Will Blount be reinstated?

Posted by ESPN.com's Ted Miller

Reinstatement is now an option for suspended Oregon running back LeGarrette Blount, according to ESPN's Joe Schad.

It appears coach Chip Kelly and the school have re-evaluated the situation and will make an announcement on the decision change Friday.

Blount published a letter of apology in the school paper on Thursday in which he wrote, "I do not expect to be given a second chance to be a positive and responsible member of the football program and of this community."

Perhaps that was laying the groundwork for that very thing.

From a PR perspective, the timing is good for such a news-making decision.

Oregon's 42-3 win over California and return to the national rankings invested the program with a sense of stability and comfort under Kelly after the embarrassing loss at Boise State, which was followed by Blount's postgame meltdown.

The Ducks don't appear to need Blount to win. This decision would look less savory if the program were in a tailspin.

But make no mistake: Blount's 240 pounds will be a big addition to a backfield that has flourished of late with super-quick slasher LaMichael James, who's eclipsed the 100-yard mark in the past two games. That power element will come in handy -- see Blount's 1,000 yards and 17 touchdowns in 2008.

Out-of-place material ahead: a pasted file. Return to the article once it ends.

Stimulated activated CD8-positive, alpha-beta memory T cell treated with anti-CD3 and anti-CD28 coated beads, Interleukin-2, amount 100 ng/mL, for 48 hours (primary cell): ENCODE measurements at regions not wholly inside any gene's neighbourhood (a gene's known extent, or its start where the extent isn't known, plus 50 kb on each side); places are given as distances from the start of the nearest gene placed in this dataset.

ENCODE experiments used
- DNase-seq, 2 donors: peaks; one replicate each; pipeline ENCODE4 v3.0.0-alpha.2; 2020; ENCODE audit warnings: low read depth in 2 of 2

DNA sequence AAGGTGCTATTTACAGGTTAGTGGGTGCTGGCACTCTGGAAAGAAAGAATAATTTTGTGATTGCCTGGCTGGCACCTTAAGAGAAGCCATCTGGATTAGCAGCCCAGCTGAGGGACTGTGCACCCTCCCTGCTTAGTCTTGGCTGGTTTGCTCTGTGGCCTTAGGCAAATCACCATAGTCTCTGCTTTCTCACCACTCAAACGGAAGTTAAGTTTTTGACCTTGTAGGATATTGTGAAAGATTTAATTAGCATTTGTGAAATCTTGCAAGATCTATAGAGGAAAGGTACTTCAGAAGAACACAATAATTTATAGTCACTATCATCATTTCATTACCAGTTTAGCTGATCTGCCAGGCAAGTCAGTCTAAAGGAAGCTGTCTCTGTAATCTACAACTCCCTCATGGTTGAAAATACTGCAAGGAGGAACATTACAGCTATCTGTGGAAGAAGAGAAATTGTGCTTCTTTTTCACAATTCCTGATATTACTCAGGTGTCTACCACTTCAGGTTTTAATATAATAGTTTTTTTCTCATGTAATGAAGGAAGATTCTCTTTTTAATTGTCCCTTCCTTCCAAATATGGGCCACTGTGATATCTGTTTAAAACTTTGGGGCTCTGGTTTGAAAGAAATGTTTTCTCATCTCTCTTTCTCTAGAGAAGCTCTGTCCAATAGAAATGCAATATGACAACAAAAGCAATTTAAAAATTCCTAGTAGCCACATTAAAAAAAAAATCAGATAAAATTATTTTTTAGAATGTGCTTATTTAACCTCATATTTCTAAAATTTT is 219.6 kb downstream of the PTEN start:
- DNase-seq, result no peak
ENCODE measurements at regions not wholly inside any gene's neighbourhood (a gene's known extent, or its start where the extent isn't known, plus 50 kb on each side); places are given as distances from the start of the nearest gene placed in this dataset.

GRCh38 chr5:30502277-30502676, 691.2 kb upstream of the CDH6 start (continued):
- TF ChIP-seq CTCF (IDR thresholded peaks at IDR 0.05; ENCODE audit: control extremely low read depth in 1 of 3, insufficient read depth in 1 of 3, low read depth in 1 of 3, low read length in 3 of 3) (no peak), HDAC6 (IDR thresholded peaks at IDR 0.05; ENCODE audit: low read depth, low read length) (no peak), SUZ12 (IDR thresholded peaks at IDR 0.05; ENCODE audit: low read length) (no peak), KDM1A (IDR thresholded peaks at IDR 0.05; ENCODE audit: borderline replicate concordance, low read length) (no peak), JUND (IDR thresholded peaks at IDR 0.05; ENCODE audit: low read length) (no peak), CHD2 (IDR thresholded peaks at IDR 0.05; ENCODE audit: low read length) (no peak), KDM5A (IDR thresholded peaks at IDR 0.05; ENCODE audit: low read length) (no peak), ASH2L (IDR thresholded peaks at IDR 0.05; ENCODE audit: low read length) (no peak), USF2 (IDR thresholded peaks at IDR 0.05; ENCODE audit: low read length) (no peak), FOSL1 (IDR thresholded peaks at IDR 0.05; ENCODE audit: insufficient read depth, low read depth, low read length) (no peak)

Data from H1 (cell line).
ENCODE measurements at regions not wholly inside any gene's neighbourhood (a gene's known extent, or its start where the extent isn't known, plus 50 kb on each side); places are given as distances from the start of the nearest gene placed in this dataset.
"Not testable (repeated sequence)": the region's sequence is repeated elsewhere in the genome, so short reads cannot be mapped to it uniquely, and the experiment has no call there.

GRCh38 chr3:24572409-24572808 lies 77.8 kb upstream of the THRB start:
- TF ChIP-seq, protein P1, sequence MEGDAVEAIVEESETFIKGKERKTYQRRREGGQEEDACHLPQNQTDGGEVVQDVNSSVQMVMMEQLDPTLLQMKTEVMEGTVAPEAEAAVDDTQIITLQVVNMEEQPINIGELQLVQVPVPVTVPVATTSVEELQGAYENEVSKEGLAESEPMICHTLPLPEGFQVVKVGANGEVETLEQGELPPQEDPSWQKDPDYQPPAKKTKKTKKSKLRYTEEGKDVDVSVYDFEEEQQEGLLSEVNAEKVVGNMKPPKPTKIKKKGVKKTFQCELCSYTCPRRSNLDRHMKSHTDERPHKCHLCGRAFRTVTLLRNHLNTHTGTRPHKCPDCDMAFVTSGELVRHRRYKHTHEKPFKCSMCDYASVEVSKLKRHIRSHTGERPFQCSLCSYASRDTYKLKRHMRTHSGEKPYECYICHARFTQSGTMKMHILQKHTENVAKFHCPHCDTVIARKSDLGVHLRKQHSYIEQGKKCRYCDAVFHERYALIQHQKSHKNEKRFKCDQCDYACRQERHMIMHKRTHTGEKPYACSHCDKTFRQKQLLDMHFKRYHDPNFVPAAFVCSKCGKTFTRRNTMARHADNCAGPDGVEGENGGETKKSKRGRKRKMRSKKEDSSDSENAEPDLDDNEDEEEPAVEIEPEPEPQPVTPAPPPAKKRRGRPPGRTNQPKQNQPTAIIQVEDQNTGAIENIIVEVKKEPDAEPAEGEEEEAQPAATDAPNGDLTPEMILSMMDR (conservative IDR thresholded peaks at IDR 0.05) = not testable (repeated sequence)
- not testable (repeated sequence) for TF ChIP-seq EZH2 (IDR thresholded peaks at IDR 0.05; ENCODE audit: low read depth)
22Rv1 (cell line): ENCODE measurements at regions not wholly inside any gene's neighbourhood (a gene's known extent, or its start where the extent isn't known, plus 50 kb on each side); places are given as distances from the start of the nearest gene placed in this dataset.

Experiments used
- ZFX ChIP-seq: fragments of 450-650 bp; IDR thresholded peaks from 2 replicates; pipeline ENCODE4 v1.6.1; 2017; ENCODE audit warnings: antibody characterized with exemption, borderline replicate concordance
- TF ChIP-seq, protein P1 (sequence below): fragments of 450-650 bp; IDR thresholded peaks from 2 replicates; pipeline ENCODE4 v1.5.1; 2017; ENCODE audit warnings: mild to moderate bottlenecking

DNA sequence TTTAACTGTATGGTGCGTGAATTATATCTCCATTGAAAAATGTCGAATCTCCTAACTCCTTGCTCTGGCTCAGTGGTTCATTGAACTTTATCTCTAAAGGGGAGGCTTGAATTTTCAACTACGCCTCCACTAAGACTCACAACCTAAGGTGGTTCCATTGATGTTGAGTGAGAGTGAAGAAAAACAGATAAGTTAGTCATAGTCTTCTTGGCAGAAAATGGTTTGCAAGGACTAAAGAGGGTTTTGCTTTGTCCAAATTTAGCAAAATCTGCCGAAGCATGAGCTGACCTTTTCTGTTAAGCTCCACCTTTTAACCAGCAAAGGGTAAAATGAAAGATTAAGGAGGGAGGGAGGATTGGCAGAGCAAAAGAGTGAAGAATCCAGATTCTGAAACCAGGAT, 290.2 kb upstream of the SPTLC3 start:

While some will now commence their self-righteous fulminating about the need for Blount to suffer, suffer, suffer for punching a Boise State player who was taunting him, clear-thinking folks will recognize this as a good call.

Blount, who sat out three games but continued to practice with the team and attend classes, has a chance to make a living playing football. He has a new child. Oregon can help him make a better life for himself and his family.

The school owes him, too. In 2008, he helped Oregon finish ranked in the nation's top 10.

He's suffered public humiliation and vilification to the highest degree. He will never be able to completely buck this incident. He will always be a cautionary tale. Every mention of his name will provoke a recollection of how he behaved on Sept. 3.

That's his burden, one that he will carry as he moves on with his life.